The legendary Winchester Model 1866 or "improved Henry" was one of the earliest and most widely used repeating rifles in the American West and saw use in conflicts over land, gold, and other resources on the frontier in the second half of the 19th century in the hands of settlers, Native Americans, outlaws, lawmen, and hunters. It is the direct descendant of the Henry rifle and traces its lineage back to earlier repeaters like the Volcanic. This rifle was manufactured in 1870 as a third model with the serial number stamped in block numerals behind the trigger and the distinctive brass receiver has the more moderately curved shape at the rear when compared to the earlier first and second models. The top barrel flat is stamped with the two-line Winchester New Haven address/King's improvement patent marking just ahead of the rear sight. The rifle is fitted with a German silver blade front sight and a non-factory period replacement fixed notched rear sight. Sling swivels are mounted on the underside of the brass forend cap and walnut stock. The brass buttplate contains a four piece cleaning rod.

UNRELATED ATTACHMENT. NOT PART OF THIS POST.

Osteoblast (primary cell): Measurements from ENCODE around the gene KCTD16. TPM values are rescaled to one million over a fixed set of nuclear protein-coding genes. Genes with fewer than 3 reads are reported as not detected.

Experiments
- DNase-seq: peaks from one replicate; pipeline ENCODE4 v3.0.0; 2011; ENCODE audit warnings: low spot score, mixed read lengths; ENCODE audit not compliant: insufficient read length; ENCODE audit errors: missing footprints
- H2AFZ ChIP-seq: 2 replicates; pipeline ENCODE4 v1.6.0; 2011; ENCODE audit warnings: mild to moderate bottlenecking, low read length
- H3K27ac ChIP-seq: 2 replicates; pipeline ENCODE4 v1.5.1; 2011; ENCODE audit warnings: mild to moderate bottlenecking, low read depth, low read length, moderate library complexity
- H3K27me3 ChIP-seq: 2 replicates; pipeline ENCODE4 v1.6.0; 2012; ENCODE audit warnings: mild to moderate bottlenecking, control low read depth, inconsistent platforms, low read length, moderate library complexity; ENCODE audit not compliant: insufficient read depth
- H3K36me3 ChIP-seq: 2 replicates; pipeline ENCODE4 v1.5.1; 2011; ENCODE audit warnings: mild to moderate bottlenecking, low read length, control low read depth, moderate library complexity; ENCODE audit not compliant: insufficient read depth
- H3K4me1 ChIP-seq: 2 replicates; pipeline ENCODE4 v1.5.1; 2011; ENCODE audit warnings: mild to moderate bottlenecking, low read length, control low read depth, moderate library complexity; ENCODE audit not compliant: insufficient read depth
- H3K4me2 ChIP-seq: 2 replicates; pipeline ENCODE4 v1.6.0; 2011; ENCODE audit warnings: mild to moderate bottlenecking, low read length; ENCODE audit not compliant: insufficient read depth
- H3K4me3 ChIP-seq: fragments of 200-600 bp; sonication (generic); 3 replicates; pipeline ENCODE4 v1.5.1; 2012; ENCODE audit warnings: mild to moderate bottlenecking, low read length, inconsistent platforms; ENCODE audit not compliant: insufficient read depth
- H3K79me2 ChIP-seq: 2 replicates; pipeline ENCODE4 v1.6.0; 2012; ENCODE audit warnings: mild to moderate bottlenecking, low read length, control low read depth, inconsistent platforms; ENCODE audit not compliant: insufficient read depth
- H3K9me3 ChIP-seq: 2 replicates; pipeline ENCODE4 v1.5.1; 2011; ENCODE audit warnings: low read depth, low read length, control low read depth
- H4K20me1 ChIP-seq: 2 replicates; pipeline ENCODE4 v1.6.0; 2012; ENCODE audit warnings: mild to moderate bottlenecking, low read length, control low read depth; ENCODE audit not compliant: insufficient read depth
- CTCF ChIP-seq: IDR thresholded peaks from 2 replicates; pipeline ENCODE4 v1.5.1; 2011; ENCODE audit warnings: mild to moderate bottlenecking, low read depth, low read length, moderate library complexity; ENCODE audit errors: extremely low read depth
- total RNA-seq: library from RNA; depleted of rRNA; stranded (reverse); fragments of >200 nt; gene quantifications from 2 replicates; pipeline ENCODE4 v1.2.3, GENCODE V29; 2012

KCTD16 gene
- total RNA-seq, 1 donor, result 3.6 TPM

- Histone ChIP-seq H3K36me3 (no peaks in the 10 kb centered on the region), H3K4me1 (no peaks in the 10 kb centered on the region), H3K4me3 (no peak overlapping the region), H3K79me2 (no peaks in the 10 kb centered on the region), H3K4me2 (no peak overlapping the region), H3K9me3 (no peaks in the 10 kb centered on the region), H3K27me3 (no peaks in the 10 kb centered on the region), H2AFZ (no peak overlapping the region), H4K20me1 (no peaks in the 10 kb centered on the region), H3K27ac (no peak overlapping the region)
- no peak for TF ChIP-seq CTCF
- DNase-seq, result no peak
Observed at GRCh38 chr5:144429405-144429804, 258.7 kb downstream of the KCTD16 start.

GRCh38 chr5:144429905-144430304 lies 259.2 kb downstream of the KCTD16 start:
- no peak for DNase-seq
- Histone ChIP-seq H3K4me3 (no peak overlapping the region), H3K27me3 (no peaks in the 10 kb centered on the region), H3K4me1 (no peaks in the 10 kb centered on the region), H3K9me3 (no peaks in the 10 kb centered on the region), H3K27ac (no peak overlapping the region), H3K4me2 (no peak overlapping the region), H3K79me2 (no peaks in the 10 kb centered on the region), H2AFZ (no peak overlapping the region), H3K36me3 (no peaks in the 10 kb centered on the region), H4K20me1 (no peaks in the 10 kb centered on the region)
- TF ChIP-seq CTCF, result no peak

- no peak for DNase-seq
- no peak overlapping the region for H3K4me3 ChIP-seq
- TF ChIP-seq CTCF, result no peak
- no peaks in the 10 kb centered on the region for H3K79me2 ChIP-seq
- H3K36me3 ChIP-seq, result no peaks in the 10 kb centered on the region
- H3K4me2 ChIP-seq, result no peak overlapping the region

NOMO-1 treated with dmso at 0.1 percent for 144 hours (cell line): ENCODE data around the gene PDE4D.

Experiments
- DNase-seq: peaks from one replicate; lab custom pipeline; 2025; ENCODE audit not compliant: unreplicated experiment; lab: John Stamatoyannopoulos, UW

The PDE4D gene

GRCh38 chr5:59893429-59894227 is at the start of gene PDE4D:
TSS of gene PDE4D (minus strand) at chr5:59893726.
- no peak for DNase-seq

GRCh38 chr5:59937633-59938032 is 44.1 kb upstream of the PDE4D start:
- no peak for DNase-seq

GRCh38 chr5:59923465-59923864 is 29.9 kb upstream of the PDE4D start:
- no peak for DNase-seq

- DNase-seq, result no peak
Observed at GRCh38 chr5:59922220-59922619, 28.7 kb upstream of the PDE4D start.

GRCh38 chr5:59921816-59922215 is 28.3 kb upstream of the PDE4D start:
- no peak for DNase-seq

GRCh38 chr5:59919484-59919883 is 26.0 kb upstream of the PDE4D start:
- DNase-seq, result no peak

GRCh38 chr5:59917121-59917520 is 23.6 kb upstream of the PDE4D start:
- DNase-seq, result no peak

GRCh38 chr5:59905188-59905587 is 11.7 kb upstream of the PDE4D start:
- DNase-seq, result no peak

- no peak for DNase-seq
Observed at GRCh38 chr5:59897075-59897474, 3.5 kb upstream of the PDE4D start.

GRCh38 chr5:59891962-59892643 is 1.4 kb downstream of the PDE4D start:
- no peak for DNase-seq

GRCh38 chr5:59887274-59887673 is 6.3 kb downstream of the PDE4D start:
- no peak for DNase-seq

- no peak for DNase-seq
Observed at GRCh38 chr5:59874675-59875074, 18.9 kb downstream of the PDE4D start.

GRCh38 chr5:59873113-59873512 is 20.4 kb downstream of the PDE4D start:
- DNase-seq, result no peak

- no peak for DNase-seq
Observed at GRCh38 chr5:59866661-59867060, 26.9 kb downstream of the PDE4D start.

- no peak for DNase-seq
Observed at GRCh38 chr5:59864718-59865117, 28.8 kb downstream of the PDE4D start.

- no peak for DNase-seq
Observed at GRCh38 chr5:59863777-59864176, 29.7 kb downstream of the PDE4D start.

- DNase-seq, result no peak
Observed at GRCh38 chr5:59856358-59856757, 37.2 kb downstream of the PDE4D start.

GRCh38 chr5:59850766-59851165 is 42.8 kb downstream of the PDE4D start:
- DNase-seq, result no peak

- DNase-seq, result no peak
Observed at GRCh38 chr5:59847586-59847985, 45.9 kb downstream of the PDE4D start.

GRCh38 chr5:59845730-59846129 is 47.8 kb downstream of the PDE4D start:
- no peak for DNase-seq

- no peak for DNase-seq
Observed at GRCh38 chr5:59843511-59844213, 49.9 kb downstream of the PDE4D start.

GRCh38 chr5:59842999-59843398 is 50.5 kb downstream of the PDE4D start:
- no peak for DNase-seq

Very good. The barrel and magazine tube retain 20% original blue finish in and around the sheltered areas with a smooth brown-gray patina on the balance. Traces of original niter blue remain on the loading gate. The crisp brass has an attractive aged appearance with some tool-like marks at the tight fitting side plates and filing visible on the extractor. The period refinished wood is good with a couple chips and cracks on the forearm towards the cap and slight stress line at the upper tang, otherwise minor dings and scratches. Mechanically excellent. A solid example of Winchester's legendary Model 1866 Rifle.
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